Even though the focus continues to be Outsider Art, Hammer has folded in a number of academically-trained artists into the collection including Roger Brown, Mary Lou Zalazny, and Ed Paschke. The result is a consistently stimulating collection and engaging exhibitions. During my visit that afternoon, the gallery was participating in a gallery walk, where visitors go gallery to gallery for a brief tour of the space and current exhibitions.
As I walked with Hammer through the group show, I immediately noticed a fascinating work and asked him about it. “I am excited by the addition of a 30-year-old Cuban artist by the name of Misleidys Francisca Castillo Pedroso. She is autistic and does not speak and cannot hear.” Pedroso’s subjects tend to be beefy, almost human-scale portraits of bodybuilders.
These hyperbolic, muscle-bound men and women are tacked onto a paper background with brown packing tape, adding a surreal texture. Hammer explained that she has wallpapered her home with these figures of strength. Pedroso’s fascination with the sinews of the body, and with the rich color she employs to create them makes her work distinctive. Her choice to use tempera and watercolor only makes the work more surreal as these muscled figures look animated as they float on the paper they are taped to and in their nimble illustration that beckons a colorful cartoon quality.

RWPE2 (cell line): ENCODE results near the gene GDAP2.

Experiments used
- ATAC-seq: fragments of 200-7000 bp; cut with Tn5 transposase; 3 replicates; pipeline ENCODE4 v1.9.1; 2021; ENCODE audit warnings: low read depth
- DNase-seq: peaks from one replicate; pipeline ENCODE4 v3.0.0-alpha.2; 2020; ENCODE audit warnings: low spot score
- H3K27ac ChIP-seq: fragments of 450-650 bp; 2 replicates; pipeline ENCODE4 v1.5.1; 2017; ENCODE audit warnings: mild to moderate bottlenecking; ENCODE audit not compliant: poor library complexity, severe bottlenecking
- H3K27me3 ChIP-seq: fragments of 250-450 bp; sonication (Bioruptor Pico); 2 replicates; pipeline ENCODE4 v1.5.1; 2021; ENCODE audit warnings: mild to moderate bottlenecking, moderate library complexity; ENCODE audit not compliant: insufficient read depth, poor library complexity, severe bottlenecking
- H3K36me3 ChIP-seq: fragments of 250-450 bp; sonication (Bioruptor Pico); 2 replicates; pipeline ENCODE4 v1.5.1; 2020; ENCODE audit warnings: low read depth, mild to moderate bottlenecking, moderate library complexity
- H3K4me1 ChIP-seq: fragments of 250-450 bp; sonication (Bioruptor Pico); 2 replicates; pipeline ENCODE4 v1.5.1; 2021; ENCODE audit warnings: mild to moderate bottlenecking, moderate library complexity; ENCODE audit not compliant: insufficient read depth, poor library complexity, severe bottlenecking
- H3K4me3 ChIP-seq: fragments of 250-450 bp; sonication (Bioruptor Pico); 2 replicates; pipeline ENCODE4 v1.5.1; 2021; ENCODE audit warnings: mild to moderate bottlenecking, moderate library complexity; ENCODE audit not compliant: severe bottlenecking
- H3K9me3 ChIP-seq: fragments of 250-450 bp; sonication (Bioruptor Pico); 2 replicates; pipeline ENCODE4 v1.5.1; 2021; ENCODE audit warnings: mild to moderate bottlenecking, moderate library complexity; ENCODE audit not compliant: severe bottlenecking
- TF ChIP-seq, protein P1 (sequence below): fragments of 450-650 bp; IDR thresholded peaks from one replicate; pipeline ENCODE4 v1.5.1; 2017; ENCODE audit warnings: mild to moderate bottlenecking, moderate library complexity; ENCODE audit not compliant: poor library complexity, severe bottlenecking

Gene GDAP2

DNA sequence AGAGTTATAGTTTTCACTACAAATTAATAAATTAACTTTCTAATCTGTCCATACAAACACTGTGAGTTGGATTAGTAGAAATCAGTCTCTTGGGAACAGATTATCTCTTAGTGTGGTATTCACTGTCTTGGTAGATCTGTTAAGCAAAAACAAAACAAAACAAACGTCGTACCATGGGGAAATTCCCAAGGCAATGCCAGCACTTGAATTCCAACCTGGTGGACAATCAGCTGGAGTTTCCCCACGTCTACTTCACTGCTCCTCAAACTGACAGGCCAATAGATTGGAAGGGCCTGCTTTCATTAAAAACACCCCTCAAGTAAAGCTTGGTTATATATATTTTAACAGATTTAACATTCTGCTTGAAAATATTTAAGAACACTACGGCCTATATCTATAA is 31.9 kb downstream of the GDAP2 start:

The small, feeble hands on the body builder in “Untitled” are positioned alongside the figure’s huge, bulbous figure. The charged, tightly rendered forms in her figurative works belie her humble media.. Adept and fascinating, the discovery of Pedroso illustrates the continued importance and emergence of new outsider artists through Carl Hammer Gallery.
Joseph E. Yoakum: Spiritual Unfoldments, 1886-1972, through October 31, 2015, Carl Hammer Gallery, 740 N. Wells St., Chicago, IL